Unable to sway the building owner, the organizers were glad they could keep the monkey none-the-less. Ocampo sees the conversations and “the haters” as a positive development because the art and its censorship sparked just the kind of reaction people should be having right now.

“They wanted us to change the colors to black. But you know what? We like that censorship, and the reactions it produced. That also means that the message bothered someone. We love both images: with the tricolored ribbon and now with black.”

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Erica Il Cane painting it black. MANIFESTO. Mexico City. February 2015. (photo © Nasser Malek Hernández)

No stranger to controversy, the largely anonymous Italian BLU has similarly featured the banded colors of the Mexican flag in his mural but with bluntly acidic criticism – with the green appearing as dollars, the white as lines of cocaine, and the red a dripping liquid similar to blood. Framing the flag are military figures standing guard.

You may recall the coffins draped with dollars in the BLU mural that was censored at LA MoCA in 2011 during the “Art in the Streets” exhibition  – but so far this new one has not merited the same response.

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Blu. Process shot. MANIFESTO. Mexico City. February 2015. (photo © Nasser Malek Hernández)

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Blu. Process shot. MANIFESTO. Mexico City. February 2015. (photo courtesy © Fifty24MX )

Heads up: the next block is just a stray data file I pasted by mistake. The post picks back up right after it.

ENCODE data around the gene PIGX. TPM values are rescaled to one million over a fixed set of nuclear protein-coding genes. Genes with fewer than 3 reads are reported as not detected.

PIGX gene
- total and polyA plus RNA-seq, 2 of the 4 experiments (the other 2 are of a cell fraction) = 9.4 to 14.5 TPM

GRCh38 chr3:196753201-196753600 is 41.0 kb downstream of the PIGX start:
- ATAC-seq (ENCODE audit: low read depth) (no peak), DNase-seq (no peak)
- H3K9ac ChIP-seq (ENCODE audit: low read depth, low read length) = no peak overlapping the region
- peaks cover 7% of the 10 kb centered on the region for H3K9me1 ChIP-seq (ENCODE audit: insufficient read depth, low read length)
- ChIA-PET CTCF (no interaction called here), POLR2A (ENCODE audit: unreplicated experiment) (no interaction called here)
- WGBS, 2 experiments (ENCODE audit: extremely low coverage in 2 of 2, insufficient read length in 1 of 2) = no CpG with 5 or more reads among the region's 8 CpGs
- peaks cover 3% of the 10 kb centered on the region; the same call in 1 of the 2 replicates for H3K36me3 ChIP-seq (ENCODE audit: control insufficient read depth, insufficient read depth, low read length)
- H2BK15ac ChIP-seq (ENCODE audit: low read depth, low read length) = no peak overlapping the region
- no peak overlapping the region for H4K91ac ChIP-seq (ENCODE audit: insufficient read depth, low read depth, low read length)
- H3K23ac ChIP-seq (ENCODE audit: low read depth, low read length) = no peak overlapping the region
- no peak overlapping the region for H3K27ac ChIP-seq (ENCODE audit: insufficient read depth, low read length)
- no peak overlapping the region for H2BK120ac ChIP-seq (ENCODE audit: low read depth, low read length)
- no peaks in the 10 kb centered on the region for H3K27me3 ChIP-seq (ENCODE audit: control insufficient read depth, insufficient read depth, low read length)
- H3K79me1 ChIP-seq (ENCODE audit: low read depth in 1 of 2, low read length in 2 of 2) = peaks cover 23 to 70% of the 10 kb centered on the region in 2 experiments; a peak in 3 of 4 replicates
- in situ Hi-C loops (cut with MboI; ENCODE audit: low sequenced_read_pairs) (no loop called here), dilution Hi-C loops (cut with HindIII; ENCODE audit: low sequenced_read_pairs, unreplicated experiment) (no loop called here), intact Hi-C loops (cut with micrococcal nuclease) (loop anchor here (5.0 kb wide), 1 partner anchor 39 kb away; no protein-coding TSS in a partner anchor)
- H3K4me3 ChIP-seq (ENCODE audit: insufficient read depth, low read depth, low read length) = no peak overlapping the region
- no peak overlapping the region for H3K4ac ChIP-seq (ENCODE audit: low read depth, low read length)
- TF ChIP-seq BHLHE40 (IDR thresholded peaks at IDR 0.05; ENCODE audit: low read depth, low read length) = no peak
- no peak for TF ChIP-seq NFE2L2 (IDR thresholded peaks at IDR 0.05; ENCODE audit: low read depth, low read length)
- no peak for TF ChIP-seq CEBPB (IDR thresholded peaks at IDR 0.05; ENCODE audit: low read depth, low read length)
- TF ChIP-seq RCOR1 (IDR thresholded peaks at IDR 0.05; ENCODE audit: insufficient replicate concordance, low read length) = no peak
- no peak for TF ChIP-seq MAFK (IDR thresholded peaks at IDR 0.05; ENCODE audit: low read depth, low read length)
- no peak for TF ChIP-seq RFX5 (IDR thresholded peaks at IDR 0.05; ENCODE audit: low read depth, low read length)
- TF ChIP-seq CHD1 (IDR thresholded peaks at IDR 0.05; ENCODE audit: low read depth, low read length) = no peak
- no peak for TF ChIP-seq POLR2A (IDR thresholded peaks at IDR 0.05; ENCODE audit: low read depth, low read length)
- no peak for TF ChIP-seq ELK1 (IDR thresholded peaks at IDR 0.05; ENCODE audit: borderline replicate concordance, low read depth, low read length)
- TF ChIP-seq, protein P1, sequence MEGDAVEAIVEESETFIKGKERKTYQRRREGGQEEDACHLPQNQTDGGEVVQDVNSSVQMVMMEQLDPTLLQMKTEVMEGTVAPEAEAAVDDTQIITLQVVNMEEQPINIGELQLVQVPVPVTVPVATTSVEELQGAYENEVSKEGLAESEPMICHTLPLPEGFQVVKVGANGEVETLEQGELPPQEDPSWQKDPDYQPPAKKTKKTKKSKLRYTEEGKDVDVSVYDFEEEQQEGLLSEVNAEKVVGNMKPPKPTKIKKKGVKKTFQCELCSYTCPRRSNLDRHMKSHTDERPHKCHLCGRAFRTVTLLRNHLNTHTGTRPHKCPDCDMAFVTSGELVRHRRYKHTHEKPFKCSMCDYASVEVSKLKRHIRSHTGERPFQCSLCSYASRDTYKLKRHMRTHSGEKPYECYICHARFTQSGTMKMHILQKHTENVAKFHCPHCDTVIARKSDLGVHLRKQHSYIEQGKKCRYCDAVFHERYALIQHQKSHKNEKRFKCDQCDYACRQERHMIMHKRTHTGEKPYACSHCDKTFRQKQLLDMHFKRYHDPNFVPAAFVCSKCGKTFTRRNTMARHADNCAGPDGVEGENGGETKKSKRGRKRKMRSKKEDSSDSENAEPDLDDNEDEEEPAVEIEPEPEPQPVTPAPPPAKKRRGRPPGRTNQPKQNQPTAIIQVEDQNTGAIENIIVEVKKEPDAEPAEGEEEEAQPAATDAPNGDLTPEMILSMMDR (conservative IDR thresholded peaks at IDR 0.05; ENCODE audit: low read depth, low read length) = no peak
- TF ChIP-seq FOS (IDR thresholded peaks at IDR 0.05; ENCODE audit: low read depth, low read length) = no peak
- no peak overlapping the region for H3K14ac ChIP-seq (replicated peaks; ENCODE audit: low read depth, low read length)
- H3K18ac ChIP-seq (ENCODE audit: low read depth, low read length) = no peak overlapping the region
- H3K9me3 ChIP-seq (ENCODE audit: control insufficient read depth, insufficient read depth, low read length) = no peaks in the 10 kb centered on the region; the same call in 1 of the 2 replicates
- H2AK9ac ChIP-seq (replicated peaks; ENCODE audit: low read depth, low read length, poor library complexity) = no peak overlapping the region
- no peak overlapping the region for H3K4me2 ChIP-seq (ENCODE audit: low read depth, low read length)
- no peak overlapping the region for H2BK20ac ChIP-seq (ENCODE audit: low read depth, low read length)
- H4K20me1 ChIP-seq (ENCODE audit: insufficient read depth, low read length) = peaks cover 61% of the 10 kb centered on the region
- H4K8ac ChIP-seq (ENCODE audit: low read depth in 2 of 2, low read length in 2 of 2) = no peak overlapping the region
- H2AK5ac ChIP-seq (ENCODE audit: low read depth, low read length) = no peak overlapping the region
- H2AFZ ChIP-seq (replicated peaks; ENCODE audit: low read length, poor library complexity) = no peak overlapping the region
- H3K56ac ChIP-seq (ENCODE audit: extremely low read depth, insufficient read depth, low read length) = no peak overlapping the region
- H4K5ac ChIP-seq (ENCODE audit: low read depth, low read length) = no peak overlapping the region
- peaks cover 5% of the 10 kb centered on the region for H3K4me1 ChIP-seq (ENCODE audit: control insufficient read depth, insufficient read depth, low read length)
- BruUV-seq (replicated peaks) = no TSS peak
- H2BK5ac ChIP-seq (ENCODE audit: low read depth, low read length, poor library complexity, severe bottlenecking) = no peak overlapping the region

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Blu. MANIFESTO. Mexico City. February 2015. (photo © Nasser Malek Hernández)

Just finishing her wall for “Manifesto” is the Colombian Street Artist Bastardilla, who uses a more subdued palette to depict cherubic writers with pencils for arrows afloat on an open text signed “Vivos Los Queremos”, circled by alligators in choppy waters.

Meanwhile Erica Il Cane has just completed his second mural yesterday; much less invective, but terrorizing none-the-less in its metaphorical circumstance. A snaggle-toothed and spotted member of the leopard family lowers his snapping smile upon five rabbits standing on hind legs as if to great him. One bunny even appears to offer a carrot. Another of los conejos is wearing an arm-band with the number “43”.

Ocampo says it is a little difficult to get new walls right now, but the organizers are not giving up. “Obviously the project will not be cancelled but we are still trying to get those permissions.”

“We think this incident is a reflection of the self-censorship that we decide to live in,” says Carpinteyro, “perhaps a result of living in a political system that for years has oppressed the weakest. But its also evidence that art has the capability to move people.”

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Bastardilla. Process shot. MANIFESTO. Mexico City. February 2015. (photo © Nasser Malek Hernández)

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Bastardilla.  Process shot. MANIFESTO. Mexico City. February 2015. (photo © Nasser Malek Hernández)

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Bastardilla.  Detail. MANIFESTO. Mexico City. February 2015. (photo © Nasser Malek Hernández)

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Bastardilla. MANIFESTO. Mexico City. February 2015. (photo © Nasser Malek Hernández)

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Erica Il Cane. MANIFESTO. Mexico City. February 2015. (photo © Nasser Malek Hernández)

“Manifesto” will include new works from BLU (Italy), Saner (Mexico), Swoon (US), Ericailcane (Italy), Franco JAZ Fasoli (Argentina), Curiot (Mexico), Bastardilla (Colombia), Ciler (Mexico), and Vena2 (Mexico).

Our very special thanks to Emilio Ocampo of FIFTY24MX Gallery @fifty24mx for his assistance with this article and to Nasser Malek Hernández @nssr21 for sharing his photos exclusively with BSA readers.

 

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This article is also published on The Huffington Post.

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Happy New Year! BSA Highlights of 2010

Year-in-review-2010-header

As we start a new year, we say thank you for the last one.